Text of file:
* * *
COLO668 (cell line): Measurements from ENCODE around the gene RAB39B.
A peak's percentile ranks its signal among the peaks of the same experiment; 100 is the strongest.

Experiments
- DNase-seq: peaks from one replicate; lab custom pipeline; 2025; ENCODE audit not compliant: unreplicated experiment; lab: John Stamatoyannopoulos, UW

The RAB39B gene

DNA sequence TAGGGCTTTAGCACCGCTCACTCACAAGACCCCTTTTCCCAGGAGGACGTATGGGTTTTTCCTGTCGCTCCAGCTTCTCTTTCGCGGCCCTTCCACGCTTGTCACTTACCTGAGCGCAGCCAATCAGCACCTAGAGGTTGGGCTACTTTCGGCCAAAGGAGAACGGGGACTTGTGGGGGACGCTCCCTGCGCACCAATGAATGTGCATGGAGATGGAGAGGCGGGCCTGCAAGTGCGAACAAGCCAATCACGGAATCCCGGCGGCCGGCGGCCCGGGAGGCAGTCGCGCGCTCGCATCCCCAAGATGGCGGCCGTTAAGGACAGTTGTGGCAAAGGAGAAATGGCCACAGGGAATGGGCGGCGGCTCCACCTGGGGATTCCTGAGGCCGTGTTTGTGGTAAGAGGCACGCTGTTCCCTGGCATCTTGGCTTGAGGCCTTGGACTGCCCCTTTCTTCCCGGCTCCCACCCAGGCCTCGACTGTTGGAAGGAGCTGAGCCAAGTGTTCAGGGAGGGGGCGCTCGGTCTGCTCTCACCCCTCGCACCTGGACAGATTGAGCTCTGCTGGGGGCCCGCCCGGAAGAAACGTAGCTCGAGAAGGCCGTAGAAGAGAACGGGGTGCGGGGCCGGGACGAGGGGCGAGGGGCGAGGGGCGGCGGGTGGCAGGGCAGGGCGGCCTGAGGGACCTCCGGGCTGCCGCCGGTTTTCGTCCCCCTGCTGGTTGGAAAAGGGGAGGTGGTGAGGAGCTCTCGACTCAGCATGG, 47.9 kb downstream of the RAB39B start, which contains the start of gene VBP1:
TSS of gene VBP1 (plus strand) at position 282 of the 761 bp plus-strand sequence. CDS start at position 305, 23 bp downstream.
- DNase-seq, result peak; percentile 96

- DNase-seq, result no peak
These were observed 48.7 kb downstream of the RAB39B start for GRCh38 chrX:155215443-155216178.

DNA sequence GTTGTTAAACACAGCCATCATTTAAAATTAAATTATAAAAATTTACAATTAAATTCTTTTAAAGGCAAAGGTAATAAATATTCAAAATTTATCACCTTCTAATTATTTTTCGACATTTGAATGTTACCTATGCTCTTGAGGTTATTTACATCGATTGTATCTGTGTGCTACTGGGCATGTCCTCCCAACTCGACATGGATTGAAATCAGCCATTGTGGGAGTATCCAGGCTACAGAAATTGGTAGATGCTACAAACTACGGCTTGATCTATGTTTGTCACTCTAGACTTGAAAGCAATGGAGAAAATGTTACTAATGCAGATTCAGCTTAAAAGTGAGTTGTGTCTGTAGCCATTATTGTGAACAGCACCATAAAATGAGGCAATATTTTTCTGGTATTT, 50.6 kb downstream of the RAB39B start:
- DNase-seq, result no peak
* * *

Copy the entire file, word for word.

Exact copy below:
COLO668 (cell line): Measurements from ENCODE around the gene RAB39B.
A peak's percentile ranks its signal among the peaks of the same experiment; 100 is the strongest.

Experiments
- DNase-seq: peaks from one replicate; lab custom pipeline; 2025; ENCODE audit not compliant: unreplicated experiment; lab: John Stamatoyannopoulos, UW

The RAB39B gene

DNA sequence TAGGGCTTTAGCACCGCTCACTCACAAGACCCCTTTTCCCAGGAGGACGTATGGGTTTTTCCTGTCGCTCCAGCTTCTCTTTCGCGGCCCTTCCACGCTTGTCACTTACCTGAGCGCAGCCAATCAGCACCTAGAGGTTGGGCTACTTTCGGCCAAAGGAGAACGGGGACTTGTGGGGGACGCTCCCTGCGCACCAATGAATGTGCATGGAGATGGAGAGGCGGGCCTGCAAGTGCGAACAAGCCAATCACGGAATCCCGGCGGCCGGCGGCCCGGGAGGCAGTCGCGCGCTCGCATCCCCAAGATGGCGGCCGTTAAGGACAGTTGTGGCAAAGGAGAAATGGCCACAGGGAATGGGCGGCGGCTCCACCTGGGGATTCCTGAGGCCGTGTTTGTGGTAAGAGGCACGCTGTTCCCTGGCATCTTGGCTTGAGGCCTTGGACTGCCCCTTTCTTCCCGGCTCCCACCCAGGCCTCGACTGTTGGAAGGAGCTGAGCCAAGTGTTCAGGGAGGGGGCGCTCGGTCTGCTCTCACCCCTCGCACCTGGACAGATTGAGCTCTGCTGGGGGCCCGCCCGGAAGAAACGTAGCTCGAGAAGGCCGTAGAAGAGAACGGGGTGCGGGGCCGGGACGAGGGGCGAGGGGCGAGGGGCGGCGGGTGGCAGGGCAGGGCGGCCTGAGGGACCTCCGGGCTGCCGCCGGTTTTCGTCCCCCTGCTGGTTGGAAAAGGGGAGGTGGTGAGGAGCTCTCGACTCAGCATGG, 47.9 kb downstream of the RAB39B start, which contains the start of gene VBP1:
TSS of gene VBP1 (plus strand) at position 282 of the 761 bp plus-strand sequence. CDS start at position 305, 23 bp downstream.
- DNase-seq, result peak; percentile 96

- DNase-seq, result no peak
These were observed 48.7 kb downstream of the RAB39B start for GRCh38 chrX:155215443-155216178.

DNA sequence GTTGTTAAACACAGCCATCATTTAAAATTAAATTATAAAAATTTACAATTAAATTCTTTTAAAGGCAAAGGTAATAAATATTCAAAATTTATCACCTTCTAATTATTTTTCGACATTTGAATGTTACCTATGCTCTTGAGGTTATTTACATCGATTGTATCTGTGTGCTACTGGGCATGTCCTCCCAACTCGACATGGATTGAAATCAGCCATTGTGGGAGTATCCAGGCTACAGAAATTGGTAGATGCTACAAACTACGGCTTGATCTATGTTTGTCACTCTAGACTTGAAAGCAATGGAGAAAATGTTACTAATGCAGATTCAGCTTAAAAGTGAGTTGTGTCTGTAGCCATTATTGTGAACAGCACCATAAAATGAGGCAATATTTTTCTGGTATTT, 50.6 kb downstream of the RAB39B start:
- DNase-seq, result no peak